Military radios are needed for ground troops typically operate on the UHF band with transmit power between 5 and 25 watts.

Wearable antennas are needed in multiple configurations for diverse purposes, including integrated helmet and fabric antennas.

Radiation patterns and gain should be comparable to (or ideally superior to) a whip antenna. No snag hazards are acceptable, breakaway connections may be necessary, and designs that do not require wiring to the helmet are preferred.

Mobile battery recharging devices are also required. Longer ground mission duration requires man-packable recharging systems for lithium ion batteries used on communication gear.

Recharging systems must be sufficiently light in weight that they can be easily carried by ground soldiers, while being durable enough to withstand the rigors of combat environments.

To date, vehicle-based recharging systems have been used, but longer missions require portability. Technologies being considered for this application include solar power, fuel cells, power scavenging from potentially available sources, and energy harvesting from the mechanical energy of human motion. Soldier-worn information displays are also important.

These must be compact, lightweight, include a color screen, be rugged, consume minimal power, and be capable of displaying camera images, video, maps, and GPS data.

Besides, wireless PAN (Personal Area Network) can be handy. Computer systems worn on the body require wireless networking technology that has a range of one to two meters (additional range is a negative), is un-hackable and difficult to jam, has transceiver power of less than one watt, has a low probability of intercept and detection, and can be powered externally from 10 to 18 VDC.

Then wired and wireless input devices can change the weight ratio. Focus for these devices should be on small size, minimum weight, and ergonomic design. Functions include cursor control devices such as joysticks, force buttons, etc.; discrete buttons and switches; mini keyboards; and system access control device readers.

An advanced user input device should include mouse-like cursor functions, talk group selection, activation of radio push-to-talk controls, data purging for security, texting, and power activation/deactivation.

Moreover, soldier-worn computing is also needed. Both headless computers and computers with integrated flat panel displays are needed in configurations that will allow them to be worn as part of a soldier’s load-carrying ensemble.

In addition to processing and memory requirements (including support of both Windows XP and Linux operating systems), these units must be lightweight, have a small footprint, be rugged in design, externally powered from standard Land Warrior batteries, and be passively cooled.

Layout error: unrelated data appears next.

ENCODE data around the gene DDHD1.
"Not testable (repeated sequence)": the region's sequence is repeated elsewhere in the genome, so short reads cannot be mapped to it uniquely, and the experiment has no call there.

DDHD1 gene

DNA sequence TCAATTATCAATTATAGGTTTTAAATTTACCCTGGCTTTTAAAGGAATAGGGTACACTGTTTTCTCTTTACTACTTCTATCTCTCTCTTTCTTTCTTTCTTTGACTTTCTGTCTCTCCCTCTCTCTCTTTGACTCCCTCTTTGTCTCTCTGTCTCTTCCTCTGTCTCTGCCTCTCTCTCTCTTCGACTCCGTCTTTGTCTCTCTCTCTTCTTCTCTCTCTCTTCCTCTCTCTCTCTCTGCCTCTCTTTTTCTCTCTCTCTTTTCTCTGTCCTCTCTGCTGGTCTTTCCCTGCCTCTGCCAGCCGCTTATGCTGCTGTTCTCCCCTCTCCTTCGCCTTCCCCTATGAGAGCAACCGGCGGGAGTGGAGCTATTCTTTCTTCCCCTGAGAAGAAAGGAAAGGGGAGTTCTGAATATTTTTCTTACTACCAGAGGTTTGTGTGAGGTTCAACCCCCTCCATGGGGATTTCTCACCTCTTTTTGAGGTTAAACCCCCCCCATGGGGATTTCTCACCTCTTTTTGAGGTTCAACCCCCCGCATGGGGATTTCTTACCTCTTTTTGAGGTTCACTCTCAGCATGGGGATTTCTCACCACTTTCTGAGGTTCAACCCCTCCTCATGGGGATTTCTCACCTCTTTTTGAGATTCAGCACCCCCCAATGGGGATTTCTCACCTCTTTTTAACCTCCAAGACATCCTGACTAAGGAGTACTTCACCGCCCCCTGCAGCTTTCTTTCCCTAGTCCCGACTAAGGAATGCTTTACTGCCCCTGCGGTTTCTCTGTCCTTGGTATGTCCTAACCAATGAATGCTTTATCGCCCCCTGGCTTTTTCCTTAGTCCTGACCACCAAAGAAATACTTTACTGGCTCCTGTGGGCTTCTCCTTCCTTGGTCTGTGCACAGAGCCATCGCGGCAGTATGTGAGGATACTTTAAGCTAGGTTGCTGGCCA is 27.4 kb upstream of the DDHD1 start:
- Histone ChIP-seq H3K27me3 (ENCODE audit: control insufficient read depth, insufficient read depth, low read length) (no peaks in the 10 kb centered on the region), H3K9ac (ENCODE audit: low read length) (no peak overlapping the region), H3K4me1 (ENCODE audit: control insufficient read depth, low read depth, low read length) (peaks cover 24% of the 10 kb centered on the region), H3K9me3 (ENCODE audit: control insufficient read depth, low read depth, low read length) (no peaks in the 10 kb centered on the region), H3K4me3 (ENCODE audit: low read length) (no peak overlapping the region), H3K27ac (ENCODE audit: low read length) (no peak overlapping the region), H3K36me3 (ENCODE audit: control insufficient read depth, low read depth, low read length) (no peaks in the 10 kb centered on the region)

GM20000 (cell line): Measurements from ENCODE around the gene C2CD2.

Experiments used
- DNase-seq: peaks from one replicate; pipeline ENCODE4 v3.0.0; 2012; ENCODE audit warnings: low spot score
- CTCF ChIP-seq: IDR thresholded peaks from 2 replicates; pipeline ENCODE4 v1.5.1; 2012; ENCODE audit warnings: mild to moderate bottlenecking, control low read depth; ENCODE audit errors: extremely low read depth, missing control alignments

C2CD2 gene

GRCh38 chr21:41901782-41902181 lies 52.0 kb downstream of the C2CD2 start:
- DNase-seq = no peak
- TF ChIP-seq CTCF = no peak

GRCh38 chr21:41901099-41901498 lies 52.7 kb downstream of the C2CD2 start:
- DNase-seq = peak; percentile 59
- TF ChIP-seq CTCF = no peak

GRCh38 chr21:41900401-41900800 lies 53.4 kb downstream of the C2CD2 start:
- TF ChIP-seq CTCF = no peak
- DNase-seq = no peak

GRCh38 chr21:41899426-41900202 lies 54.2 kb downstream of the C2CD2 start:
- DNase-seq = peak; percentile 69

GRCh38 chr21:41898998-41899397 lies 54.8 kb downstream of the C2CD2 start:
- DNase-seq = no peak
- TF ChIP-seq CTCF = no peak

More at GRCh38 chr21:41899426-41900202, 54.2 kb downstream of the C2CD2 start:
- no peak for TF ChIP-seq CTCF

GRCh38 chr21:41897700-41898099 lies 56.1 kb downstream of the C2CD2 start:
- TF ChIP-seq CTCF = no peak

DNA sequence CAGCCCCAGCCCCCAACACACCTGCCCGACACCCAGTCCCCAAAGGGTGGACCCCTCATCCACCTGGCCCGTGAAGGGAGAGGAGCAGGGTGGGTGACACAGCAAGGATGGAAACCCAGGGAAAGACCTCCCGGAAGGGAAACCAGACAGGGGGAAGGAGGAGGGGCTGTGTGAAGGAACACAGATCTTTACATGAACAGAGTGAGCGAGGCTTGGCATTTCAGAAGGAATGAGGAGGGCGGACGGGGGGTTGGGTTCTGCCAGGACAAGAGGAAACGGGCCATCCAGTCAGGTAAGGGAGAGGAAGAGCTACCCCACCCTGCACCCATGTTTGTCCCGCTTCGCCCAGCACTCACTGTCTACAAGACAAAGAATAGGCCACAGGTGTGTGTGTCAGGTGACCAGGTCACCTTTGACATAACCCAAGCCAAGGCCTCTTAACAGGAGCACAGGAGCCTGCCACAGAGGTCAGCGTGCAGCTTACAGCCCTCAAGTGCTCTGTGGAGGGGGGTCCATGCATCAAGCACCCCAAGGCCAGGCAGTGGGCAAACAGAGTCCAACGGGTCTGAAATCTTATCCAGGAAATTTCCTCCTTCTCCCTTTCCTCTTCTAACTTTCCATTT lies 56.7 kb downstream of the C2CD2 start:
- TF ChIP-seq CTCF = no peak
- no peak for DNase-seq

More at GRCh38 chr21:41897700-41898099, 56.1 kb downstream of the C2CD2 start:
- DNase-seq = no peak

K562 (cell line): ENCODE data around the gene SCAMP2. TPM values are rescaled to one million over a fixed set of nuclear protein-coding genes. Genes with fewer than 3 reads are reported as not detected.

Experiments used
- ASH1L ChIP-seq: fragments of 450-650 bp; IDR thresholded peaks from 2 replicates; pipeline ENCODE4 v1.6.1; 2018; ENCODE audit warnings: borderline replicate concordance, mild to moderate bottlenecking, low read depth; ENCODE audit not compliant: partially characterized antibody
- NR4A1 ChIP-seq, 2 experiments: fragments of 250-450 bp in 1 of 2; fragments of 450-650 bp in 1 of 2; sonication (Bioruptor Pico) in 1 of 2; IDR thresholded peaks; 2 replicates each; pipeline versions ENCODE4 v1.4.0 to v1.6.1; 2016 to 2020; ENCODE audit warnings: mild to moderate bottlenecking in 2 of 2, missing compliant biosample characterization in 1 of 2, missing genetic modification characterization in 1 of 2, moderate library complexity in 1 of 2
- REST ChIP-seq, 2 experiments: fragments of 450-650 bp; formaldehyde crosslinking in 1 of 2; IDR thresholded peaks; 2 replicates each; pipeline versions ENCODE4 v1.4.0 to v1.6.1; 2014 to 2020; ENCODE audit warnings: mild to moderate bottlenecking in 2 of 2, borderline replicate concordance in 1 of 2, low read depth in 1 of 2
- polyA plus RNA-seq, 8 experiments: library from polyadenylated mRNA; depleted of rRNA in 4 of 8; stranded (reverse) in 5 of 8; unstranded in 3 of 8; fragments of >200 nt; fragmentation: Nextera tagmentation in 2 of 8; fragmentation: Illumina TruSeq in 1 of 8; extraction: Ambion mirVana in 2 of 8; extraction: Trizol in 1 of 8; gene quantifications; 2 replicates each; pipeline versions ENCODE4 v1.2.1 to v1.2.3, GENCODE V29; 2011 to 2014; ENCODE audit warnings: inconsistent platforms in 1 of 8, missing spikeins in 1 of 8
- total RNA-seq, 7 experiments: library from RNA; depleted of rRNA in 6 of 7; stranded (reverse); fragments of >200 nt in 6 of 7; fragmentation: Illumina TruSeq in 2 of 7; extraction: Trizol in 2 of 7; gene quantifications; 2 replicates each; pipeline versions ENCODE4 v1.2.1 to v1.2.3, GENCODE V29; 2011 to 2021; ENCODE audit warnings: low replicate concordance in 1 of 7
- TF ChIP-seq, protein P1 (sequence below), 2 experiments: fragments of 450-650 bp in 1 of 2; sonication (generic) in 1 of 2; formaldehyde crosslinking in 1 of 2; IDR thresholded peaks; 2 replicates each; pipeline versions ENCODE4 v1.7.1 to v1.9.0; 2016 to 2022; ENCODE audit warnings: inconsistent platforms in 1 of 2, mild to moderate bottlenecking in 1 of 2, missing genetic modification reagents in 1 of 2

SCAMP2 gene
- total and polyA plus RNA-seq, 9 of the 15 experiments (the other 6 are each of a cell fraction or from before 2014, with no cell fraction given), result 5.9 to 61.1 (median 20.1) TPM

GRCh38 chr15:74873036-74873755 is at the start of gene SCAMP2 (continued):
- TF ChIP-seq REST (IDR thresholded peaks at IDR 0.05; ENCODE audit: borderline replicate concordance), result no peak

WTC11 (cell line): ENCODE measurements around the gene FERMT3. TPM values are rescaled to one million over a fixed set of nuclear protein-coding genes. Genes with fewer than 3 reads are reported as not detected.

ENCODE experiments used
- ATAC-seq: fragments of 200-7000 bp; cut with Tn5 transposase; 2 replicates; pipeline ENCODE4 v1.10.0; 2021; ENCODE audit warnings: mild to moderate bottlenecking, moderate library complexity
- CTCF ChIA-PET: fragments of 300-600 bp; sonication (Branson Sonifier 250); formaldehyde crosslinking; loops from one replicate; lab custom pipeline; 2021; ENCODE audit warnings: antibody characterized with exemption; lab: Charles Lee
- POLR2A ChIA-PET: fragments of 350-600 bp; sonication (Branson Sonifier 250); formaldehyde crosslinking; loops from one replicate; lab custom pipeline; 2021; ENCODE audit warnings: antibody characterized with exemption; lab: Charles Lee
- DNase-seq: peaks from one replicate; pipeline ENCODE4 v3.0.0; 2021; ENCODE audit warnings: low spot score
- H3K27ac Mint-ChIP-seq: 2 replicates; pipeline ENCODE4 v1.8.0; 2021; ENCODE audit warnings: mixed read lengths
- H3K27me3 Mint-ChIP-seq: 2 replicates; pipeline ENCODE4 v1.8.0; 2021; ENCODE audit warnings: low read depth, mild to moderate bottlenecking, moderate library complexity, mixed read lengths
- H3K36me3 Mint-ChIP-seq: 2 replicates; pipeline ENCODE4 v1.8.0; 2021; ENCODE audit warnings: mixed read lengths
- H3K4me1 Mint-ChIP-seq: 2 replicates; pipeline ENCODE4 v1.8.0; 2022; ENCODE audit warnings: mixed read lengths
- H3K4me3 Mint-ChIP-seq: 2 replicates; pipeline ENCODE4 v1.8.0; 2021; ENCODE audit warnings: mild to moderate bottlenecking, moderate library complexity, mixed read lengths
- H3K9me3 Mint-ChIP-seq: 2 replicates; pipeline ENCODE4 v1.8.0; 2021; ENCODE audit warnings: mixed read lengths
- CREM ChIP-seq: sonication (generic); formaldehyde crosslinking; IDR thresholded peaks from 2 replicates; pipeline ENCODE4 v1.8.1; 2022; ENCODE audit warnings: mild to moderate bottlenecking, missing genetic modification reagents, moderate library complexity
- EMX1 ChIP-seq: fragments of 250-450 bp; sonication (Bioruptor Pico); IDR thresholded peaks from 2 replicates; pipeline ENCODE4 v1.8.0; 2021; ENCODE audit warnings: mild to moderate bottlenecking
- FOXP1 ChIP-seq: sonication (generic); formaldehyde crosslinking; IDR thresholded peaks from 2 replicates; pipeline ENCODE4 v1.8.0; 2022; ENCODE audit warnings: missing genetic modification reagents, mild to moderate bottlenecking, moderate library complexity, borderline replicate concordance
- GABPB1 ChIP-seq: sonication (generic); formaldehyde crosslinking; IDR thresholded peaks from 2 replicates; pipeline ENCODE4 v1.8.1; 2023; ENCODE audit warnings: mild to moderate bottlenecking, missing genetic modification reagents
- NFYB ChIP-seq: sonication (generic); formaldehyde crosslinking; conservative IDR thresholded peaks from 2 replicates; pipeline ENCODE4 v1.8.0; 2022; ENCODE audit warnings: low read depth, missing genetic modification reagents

Constant R&D

Soldier-worn video receiver is making inroads into the warzone. These units must receive four channels of analog video to allow the soldier to select one of interest, then output the chosen channel in analog or digital video format via USB.

The purpose is to let dismounted soldiers view commonly used UAV, UGV, robotic, and ground sensor video signals. Units must be small, rugged, and have low power consumption requirements.

Also, integrated targeting device used for close air support (CAS) is very significant. This is a highly compact, lightweight device for geolocation, ranging, and target designation.

In addition to a range of other design requirements, these units should also be compact, lightweight, and consume minimal power.

The intent is to provide an integrated system that includes all needed functionality in a single, lightweight, compact, man-portable device that includes an integrated power source. BRITES battery recharger can enhance back up. This recharger would allow soldiers and airmen to recharge common form factor batteries (e.g. AA, AAA, and Surefire type rechargeable batteries) using 15 VDC produced by the BRITES apparatus.

The Battery Renewable Integrated Tactical Energy System (BRITES) provides energy collection, storage, distribution, and recharging in austere environments over long periods of time.

The system does not currently have the capability to recharge common commercial batteries used in tactical electronics. The recharging device must be rugged, lightweight, and in use should occupy a volume only slightly larger than the batteries being charged.

The device should also have minimal volume when stowed. Engineering Considerations Changing Technologies and Approach Making the transition from machined or stamped metal parts to new molding technologies requires a gestalt switch in the ways engineers look at designing and building assemblies.